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Two Kinds of Wisdom September 28, 2015

Posted by flashbuzzer in Books, Christianity.
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Here are my thoughts on James 3:13-18.

Summary: James begins by asking his readers if they possess true wisdom; if so, then they must honor their knowledge in practice and display prudent meekness in their behavior. He then modestly reproves them by stating that if they are envious – making them unpleasant to those with whom they have dealings – and have selfish ambitions in their hearts, then they should not boast about their zeal in censuring others or make a false pretense of wisdom. In fact, the wisdom that they display is not given by the Holy Spirit; instead, it:

  • is used for worldly purposes
  • arises from the soul
  • is in the devil.

That wisdom bears the fruit of unrest and all licentiousness.

James then states that in contrast, true wisdom bears the following fruits:

  • chastity
  • lack of contention
  • lack of strictness
  • generous readiness – either to be persuaded to what is good or dissuaded from what is evil
  • clemency
  • all human actions that go with good nature and grace
  • lack of judgment
  • lack of guile.

James concludes by asserting that those who have strong and heartfelt desires for peace – and care about holiness – will be sanctified and receive eternal life.

Thoughts: In verses 17 and 18, James exhorts his readers to be peacemakers. Manton offers some insights on this point in his commentary on verse 17:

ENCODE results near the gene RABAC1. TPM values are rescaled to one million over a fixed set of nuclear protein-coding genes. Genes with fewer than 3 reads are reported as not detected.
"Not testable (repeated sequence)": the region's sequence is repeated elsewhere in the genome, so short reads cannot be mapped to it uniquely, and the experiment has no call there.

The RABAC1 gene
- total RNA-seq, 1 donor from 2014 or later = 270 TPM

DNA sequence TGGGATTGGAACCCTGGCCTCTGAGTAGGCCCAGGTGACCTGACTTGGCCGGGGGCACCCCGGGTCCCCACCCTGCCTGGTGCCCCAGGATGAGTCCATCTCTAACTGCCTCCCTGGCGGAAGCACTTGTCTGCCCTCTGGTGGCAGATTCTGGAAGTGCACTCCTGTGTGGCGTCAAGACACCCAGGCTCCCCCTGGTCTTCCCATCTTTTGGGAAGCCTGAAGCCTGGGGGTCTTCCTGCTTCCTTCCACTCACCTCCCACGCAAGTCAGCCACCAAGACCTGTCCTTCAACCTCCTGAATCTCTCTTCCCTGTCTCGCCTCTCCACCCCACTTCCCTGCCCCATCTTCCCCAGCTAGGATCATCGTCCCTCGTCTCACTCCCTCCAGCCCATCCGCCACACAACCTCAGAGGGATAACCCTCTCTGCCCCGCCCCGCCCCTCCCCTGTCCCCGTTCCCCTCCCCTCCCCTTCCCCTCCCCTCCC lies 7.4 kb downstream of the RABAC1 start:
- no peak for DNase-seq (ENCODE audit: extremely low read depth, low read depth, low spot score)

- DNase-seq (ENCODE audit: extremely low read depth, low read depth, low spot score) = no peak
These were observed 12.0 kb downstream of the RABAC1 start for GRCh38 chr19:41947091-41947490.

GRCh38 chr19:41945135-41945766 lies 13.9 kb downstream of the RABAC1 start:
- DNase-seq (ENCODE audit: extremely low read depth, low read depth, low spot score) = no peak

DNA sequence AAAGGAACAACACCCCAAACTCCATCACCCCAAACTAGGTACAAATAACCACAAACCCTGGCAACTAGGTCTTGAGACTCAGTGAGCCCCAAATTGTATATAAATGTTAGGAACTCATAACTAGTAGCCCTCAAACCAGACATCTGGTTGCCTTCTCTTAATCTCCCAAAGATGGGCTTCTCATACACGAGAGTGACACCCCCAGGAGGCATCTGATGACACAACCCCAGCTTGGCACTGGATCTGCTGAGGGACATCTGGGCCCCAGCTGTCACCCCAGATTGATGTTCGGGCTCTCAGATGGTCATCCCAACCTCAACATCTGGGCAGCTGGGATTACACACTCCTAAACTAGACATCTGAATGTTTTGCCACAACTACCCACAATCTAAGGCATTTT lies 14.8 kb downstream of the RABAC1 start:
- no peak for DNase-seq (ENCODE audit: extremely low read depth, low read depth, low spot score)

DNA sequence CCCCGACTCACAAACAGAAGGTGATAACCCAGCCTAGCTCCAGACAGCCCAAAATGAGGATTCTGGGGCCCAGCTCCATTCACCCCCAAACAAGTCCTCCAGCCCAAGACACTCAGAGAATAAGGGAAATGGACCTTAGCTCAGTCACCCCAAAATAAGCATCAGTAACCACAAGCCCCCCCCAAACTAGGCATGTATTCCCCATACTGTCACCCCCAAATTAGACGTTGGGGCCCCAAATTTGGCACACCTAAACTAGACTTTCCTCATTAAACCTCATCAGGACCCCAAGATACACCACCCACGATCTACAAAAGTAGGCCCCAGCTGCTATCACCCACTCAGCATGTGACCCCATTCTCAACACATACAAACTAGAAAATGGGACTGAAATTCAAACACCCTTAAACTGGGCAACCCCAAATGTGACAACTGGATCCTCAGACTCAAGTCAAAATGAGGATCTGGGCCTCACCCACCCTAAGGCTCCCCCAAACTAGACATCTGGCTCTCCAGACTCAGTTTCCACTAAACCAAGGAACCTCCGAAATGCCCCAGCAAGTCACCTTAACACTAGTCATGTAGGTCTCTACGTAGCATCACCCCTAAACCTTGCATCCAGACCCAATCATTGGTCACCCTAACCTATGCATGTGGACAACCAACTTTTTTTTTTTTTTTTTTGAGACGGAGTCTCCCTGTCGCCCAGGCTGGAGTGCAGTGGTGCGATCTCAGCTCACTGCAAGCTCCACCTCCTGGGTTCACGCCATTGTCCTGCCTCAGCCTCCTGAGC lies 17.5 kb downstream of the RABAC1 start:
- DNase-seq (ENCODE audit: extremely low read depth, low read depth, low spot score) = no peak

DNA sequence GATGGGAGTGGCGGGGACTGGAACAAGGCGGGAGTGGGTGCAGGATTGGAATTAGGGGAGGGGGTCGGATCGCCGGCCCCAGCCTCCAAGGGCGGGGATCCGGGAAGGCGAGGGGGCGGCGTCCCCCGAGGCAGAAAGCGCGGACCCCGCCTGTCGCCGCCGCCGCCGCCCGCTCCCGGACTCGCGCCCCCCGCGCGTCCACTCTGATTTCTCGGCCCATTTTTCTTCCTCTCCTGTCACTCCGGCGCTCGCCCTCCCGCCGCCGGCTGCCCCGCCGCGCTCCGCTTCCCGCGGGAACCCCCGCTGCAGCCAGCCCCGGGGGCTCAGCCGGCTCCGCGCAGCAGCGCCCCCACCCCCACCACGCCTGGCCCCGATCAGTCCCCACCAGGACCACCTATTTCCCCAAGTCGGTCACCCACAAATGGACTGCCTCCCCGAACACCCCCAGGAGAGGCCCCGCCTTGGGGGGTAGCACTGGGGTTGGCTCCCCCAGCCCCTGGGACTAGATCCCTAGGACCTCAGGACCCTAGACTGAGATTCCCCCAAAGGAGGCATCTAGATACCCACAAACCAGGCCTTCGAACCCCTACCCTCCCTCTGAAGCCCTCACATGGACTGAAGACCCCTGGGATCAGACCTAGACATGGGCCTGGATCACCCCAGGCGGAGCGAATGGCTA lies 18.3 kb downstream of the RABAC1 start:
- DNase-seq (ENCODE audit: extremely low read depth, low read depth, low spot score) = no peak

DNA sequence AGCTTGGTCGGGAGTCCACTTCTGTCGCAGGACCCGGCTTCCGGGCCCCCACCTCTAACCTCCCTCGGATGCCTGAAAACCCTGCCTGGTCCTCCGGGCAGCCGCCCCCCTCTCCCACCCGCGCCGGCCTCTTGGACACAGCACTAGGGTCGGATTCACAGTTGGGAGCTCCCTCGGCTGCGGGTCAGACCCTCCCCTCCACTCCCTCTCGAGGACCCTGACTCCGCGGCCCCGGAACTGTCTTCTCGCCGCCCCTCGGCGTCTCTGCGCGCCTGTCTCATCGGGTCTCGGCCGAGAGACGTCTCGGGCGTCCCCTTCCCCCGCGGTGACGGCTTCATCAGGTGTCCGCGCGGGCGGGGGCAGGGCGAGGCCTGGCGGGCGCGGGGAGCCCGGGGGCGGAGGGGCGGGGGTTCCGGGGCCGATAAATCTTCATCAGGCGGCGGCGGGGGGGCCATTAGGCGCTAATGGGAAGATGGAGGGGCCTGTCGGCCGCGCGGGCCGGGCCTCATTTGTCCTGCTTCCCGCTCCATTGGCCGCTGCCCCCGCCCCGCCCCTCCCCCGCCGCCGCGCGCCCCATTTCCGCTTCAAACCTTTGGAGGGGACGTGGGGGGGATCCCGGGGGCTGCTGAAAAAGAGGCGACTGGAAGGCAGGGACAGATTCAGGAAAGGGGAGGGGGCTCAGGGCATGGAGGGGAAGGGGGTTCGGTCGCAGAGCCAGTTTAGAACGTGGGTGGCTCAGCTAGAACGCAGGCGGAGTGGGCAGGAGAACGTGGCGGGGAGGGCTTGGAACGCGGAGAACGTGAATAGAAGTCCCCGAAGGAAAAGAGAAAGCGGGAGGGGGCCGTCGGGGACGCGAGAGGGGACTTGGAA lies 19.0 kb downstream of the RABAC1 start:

They are peace loving, neither offering wrong to others, nor avenging wrong when it is done to themselves – which indeed are the two things that preserve human societies in any quietness, whereas violence and rigorous austerities disturb them. This is your wisdom, then: to be harmless and innocent…They are peacemakers, striving to bring about peace where it is lost. It is a thankless task to be a reconciler, but there is a blessing promised: “Blessed are the peacemakers, for they will be called sons of God” (Matthew 5:9).

Reading Manton’s commentary on this passage spurred me to ponder the inherent difficulties of being a peacemaker. I must admit that whenever I observe two parties engaged in a dispute, I struggle with schadenfreude; my sinful nature delights in the fact that at least one offense has occurred, and I am gratified that their dispute has apparently placed them below my level. Thus, my sinful nature attempts to prevent me from attempting to resolve their dispute. Now if I can overcome my sinful nature in that regard, then I must also struggle with the temptation to view myself as a “gallant knight who rides to the rescue of the distressed.” Also, the parties engaged in that dispute may not appreciate my attempts to be a reconciler, as they may view my actions as being intrusive. Truly it is difficult to seek the best interests of those who are engaged in a dispute; we need God’s assistance to put their interests above our own and attempt to be a reconciler. I can attest that prayer and meditation have been invaluable in that regard.

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